"…the INA activities of Netaji Subhash Chandra Bose, which weakened the very foundation of the British Empire in India, and the RIN mutiny which made the British realise that the Indian armed forces could no longer be trusted to prop up the British."
In 1960, in Nuffield College, Oxford, Sir Attlee repeated this to eminent historian Prof Barun De.
While the words of Sir Attlee, the man who took the decisions with regard to India in 1947, require no corroboration from those who were nowhere near the position he was in, further information that has become available drives home the point that the INA military onslaught and the Red Fort trials of 1945-46 majorly impacted the British decision to quit India. In fact, that was the No 1 reason for British departure from India.
It is to be noted that in September 1945, the resolution adopted by All India Congress Committee read that "neither the end of the war nor the change of the Government in Britain appears to have resulted in any real change in British policy towards India".
The majority [of Congress leaders], including Gandhiji", wrote Maulana Abul Kalam Azad in his seminal book India Wins Freedom, "held that we must devote ourselves to exclusive constructive work. They believed that there was not much hope on the political plane."
As Netaji's Indian National Army's exploits became known following lifting of war time censorship, the situation began to change dramatically. Noting its impact on the Indian Army, Intelligence Bureau Director Norman Smith made the following assessment in November 1945:
"The situation in respect of the Indian National Army is one which warrants disquiet. There has seldom been a matter which has attracted so much Indian public interest and, it is safe to say, sympathy… the threat to the security of the Indian Army is one which it would be unwise to ignore."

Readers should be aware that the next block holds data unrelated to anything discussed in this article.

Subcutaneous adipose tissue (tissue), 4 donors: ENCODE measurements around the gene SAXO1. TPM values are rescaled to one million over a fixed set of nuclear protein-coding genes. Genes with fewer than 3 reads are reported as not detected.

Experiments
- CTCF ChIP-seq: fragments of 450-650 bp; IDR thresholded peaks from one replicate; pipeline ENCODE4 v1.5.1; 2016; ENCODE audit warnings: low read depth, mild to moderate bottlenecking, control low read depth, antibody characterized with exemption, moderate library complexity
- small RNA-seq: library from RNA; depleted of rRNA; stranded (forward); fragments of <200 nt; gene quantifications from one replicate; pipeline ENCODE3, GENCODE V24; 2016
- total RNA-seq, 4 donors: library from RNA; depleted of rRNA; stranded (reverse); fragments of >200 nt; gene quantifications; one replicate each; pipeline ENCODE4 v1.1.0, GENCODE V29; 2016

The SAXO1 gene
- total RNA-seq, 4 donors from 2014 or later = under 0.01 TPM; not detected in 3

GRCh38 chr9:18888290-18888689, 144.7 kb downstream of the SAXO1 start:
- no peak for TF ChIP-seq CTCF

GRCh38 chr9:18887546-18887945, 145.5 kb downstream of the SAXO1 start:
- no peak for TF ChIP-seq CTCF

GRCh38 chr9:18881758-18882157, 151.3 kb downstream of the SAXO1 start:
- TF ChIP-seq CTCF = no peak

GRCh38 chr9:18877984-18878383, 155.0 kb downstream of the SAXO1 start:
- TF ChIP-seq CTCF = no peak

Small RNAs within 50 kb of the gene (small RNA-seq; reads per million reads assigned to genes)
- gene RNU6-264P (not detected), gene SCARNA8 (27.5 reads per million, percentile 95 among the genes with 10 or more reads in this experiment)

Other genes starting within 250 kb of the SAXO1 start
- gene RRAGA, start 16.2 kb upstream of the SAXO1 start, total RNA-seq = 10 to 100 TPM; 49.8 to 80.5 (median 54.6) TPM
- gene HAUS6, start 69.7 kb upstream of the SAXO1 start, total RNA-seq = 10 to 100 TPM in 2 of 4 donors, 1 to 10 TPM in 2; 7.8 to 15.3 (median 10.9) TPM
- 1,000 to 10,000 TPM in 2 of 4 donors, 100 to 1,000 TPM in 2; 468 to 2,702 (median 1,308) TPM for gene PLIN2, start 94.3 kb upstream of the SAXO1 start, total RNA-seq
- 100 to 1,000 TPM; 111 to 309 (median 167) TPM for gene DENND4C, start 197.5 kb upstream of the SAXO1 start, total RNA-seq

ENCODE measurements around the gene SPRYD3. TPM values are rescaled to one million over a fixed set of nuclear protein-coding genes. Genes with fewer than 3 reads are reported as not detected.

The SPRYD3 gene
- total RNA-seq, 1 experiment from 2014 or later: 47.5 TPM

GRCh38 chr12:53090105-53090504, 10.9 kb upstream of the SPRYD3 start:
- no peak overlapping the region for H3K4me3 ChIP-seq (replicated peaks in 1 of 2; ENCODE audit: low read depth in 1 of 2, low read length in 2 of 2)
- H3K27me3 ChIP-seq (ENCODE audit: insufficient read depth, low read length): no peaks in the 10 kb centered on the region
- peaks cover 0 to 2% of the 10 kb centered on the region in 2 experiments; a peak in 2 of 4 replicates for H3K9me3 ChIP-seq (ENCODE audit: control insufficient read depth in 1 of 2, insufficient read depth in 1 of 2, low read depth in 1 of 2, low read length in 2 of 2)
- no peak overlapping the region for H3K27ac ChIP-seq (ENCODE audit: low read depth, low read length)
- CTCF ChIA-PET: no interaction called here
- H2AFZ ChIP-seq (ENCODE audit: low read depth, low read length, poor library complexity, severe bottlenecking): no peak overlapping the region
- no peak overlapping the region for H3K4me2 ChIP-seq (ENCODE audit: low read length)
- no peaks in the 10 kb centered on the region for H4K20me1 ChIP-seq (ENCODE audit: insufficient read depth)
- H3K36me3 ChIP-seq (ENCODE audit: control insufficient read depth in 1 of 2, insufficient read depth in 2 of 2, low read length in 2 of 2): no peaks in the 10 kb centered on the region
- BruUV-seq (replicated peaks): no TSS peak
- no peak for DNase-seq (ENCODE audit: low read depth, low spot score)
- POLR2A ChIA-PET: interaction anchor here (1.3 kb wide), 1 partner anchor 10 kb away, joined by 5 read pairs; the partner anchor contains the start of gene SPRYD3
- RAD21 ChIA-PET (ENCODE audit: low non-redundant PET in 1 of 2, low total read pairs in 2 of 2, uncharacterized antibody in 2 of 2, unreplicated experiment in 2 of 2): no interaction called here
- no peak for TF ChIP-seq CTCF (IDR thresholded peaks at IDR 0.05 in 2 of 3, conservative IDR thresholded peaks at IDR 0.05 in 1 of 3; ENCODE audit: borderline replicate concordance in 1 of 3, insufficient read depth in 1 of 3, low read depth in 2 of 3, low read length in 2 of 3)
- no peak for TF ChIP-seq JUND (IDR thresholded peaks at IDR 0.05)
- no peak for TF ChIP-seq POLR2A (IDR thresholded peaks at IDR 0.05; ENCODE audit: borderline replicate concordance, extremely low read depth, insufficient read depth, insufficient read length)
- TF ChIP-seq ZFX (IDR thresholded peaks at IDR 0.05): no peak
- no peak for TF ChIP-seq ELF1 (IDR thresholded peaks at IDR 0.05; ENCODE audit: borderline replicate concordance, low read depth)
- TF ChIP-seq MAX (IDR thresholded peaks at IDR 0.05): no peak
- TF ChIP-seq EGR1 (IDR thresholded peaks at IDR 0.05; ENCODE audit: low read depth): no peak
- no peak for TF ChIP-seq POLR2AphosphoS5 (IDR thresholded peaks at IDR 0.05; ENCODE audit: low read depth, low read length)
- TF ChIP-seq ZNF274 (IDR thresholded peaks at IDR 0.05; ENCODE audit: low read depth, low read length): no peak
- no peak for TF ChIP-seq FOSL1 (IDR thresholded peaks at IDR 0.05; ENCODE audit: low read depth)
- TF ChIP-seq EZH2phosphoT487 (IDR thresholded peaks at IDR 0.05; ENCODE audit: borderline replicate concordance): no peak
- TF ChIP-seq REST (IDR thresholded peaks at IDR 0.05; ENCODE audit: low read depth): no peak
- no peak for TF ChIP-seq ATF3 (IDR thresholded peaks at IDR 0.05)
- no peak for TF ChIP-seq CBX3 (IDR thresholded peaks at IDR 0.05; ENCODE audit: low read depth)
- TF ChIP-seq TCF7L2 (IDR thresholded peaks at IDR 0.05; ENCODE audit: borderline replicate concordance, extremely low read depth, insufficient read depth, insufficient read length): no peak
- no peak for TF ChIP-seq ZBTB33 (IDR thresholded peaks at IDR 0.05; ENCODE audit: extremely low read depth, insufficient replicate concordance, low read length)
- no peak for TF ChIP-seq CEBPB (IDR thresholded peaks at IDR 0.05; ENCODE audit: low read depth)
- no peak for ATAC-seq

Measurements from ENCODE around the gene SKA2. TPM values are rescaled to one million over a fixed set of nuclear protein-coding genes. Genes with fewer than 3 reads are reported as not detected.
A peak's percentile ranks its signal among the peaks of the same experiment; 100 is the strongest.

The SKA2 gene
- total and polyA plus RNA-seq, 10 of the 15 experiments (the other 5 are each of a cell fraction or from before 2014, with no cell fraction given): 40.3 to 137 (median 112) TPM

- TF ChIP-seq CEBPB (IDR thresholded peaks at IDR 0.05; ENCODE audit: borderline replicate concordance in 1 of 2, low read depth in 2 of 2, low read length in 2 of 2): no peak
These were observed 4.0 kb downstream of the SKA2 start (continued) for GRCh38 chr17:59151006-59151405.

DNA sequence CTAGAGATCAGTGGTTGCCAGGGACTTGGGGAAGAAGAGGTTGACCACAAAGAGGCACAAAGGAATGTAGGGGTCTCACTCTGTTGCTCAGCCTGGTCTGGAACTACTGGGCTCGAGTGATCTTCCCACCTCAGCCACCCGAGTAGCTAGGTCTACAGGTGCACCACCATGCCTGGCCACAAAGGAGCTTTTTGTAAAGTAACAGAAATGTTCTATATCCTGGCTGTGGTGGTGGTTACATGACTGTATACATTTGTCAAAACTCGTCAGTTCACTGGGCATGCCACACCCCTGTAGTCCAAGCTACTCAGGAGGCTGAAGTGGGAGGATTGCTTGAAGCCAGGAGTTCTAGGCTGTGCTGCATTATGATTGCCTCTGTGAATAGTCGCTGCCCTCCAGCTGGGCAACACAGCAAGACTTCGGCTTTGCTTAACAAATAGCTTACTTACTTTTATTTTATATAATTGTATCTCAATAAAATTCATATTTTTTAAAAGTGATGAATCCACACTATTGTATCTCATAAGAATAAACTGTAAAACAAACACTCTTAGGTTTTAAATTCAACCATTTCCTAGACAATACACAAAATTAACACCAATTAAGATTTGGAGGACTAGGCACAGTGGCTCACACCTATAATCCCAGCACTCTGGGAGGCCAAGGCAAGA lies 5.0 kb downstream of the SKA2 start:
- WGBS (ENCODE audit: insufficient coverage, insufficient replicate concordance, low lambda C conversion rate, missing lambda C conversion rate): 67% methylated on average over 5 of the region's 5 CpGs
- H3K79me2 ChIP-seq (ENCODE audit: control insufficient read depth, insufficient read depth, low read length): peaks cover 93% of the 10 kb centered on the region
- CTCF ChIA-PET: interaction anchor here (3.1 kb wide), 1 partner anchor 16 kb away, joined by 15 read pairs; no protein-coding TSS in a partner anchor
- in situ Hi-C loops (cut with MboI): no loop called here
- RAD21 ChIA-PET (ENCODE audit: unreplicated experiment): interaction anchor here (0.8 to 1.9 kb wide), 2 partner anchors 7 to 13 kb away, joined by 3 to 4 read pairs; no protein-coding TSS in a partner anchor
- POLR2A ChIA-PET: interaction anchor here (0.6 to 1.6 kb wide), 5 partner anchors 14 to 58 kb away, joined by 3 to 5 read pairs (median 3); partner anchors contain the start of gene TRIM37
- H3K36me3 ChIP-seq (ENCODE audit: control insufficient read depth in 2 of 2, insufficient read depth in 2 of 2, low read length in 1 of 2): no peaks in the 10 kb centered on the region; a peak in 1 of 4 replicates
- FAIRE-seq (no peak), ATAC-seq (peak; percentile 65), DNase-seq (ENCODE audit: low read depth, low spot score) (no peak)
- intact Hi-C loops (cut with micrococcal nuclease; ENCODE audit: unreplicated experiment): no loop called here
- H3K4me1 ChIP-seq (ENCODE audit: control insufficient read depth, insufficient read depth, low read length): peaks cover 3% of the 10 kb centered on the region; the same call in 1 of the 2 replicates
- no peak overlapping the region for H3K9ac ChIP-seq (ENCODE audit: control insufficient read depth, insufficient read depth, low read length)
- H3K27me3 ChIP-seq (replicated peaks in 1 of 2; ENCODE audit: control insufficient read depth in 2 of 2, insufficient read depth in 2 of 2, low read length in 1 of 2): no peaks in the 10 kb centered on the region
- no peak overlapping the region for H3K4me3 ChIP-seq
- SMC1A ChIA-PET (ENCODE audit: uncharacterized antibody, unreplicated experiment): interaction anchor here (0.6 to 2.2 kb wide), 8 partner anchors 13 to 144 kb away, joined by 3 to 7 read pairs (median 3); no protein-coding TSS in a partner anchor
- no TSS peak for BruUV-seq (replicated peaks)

Thereafter, the nationalist fervour in the country reached such levels that it drowned the differences between the Hindus and the Muslims. The New York Times reported on 17 February 1946:
"In spite of the uncompromising struggle between the two factions, last week for the first time since 1921, Moslems and Hindus together staged street protests and riots against the British in Calcutta, Bombay and New Delhi. The catalytic agent in this case was the Indian National Army, organized by a Japanese collaborator named Subhas Chandra Bose…."
The colonial British regarded Netaji as their sworn enemy. Major General FS Tucker, GOC Eastern Command, thought Bose was a "plump Bengali" of "over-weening personal ambition" and like everyone else demanded a "condign punishment for the INA".
But in the face of public anger and their own interest, they had to backtrack. The Transfer of Power Volume V released by the British government in the 1970s contains a letter which Viceroy Field Marshal Archibald Wavell received from the United Province [present-day Uttar Pradesh] in November 1945. It reads that "handwritten leaflets are said to have been found in a hotel that if any INA soldier were killed, Britishers would be murdered. These may be rather petty matters, but they do show which way the wind is blowing".